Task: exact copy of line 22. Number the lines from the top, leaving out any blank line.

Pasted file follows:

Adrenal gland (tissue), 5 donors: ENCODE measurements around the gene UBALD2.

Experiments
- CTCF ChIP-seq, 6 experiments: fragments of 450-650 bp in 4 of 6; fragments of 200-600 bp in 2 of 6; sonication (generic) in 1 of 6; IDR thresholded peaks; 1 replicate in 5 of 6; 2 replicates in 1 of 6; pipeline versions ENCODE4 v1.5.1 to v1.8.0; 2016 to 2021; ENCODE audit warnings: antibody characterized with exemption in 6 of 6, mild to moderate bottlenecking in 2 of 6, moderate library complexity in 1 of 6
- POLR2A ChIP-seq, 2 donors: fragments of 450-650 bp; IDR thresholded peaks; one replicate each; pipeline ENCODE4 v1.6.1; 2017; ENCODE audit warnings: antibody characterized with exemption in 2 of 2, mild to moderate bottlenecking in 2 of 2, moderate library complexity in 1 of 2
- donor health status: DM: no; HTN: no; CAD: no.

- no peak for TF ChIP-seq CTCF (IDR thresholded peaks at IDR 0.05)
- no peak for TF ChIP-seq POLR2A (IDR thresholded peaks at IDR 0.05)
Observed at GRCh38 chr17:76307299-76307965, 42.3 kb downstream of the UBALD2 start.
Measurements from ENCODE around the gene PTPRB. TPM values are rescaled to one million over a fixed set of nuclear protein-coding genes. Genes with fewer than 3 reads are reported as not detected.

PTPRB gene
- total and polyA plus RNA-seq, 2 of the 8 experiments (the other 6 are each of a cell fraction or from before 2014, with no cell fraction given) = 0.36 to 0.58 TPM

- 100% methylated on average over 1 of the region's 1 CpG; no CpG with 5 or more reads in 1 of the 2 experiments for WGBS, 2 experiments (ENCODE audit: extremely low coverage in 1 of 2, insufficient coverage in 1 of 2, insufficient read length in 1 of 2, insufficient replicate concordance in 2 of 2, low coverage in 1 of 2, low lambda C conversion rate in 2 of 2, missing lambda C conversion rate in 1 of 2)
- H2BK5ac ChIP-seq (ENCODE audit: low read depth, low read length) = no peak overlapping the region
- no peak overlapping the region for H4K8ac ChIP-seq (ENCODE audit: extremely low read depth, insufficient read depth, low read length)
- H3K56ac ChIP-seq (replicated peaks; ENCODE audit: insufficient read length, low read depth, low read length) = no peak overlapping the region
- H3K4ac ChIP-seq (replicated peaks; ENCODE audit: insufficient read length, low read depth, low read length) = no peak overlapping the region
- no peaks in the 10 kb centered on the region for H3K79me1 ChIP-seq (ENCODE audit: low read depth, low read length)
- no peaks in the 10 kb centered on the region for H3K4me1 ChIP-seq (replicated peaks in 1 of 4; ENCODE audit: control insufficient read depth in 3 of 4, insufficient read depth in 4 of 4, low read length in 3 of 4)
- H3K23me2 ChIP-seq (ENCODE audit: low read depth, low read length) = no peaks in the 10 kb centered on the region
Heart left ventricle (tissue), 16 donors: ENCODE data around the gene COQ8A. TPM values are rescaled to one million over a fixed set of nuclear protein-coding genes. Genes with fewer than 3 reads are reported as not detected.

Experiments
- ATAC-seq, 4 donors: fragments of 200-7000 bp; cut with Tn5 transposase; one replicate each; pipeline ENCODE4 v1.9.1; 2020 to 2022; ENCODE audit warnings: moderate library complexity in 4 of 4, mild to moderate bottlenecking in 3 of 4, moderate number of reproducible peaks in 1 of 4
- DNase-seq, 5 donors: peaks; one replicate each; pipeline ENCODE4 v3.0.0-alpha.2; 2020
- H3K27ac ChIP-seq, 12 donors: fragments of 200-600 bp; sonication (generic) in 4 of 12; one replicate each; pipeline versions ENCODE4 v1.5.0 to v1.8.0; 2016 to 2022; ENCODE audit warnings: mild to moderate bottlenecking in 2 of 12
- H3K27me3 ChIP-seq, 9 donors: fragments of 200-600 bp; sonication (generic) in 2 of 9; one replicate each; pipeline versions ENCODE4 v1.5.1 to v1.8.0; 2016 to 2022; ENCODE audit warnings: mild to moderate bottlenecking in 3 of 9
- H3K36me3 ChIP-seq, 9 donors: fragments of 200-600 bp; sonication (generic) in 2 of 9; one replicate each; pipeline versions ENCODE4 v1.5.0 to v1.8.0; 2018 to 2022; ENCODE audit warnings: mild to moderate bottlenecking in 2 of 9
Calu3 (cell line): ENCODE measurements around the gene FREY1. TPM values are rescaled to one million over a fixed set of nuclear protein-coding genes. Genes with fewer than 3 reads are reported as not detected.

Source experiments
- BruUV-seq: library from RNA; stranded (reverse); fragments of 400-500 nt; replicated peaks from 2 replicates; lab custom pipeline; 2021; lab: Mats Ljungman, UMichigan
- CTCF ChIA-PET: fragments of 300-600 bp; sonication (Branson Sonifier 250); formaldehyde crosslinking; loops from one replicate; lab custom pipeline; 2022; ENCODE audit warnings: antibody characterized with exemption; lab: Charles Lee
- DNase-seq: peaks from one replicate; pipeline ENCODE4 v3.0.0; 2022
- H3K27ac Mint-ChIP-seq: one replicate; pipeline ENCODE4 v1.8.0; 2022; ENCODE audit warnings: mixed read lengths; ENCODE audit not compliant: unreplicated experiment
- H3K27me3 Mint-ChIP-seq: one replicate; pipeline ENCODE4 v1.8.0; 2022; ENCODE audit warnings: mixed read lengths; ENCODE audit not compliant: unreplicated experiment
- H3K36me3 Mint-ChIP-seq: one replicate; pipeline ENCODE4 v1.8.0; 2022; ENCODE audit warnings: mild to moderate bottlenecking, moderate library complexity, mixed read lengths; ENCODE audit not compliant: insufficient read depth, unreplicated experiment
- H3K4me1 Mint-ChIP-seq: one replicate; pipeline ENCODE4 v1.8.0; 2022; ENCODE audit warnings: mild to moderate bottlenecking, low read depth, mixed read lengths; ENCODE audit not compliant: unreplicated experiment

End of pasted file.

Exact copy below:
- ATAC-seq, 4 donors: fragments of 200-7000 bp; cut with Tn5 transposase; one replicate each; pipeline ENCODE4 v1.9.1; 2020 to 2022; ENCODE audit warnings: moderate library complexity in 4 of 4, mild to moderate bottlenecking in 3 of 4, moderate number of reproducible peaks in 1 of 4